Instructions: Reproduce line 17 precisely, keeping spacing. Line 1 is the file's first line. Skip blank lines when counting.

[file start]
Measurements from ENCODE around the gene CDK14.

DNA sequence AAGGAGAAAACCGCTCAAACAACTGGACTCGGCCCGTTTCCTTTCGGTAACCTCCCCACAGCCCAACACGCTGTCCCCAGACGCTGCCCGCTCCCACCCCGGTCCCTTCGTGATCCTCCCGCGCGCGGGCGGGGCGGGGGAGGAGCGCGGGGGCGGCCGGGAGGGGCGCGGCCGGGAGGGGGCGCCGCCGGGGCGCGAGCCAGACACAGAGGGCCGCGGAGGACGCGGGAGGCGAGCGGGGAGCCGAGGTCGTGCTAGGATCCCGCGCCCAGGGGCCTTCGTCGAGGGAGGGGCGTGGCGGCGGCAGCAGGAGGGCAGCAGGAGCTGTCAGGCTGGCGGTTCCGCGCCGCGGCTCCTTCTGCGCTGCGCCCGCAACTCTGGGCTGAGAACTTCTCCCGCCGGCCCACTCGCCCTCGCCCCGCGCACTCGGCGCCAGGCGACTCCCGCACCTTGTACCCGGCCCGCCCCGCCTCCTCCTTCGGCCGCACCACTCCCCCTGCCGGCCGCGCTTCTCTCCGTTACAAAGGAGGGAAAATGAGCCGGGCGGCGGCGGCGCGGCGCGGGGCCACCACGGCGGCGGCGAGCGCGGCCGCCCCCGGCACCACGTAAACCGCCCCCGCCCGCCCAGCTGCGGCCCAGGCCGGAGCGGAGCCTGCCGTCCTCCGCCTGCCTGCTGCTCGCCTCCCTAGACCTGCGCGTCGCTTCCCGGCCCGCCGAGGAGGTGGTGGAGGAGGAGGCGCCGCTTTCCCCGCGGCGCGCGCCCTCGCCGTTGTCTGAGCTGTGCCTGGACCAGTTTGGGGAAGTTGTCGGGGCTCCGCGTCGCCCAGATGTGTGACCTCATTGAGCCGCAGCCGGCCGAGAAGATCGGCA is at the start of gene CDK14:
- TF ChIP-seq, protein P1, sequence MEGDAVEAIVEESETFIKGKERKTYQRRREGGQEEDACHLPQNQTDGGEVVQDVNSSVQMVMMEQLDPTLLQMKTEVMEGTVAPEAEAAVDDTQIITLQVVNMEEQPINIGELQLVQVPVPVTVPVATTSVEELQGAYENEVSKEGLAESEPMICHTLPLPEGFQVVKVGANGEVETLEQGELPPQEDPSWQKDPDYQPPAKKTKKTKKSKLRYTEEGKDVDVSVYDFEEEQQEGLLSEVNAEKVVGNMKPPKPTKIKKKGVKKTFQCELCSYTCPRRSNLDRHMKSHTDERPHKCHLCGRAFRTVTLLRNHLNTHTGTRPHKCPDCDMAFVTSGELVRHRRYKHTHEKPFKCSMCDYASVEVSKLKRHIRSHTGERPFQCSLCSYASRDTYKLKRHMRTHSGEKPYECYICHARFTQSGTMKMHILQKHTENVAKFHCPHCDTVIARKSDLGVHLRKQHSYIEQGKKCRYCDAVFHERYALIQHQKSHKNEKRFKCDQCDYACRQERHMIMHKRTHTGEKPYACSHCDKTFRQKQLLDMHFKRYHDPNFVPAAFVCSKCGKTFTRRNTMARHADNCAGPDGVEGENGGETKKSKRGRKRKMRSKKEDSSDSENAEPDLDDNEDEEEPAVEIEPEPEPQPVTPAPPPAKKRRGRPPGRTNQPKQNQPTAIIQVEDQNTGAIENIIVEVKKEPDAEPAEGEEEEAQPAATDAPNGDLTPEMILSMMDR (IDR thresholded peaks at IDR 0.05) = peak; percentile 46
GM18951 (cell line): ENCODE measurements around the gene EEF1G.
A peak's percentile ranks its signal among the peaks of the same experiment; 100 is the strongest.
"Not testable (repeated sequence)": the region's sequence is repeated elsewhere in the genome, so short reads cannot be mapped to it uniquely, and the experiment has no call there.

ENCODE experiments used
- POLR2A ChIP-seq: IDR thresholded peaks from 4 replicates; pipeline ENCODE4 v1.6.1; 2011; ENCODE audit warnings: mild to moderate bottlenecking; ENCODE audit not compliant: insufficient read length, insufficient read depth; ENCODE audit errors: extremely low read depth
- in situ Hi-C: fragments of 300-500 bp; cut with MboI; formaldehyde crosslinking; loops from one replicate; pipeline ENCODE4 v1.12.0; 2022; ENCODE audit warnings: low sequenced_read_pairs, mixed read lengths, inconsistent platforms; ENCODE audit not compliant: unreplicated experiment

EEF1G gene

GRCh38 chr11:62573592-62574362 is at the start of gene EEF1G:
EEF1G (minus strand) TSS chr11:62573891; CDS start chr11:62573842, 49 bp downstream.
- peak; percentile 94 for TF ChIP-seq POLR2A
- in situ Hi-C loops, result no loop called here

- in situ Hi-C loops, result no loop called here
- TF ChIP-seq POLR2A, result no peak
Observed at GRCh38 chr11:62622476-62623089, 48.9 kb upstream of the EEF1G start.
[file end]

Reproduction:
Observed at GRCh38 chr11:62622476-62623089, 48.9 kb upstream of the EEF1G start.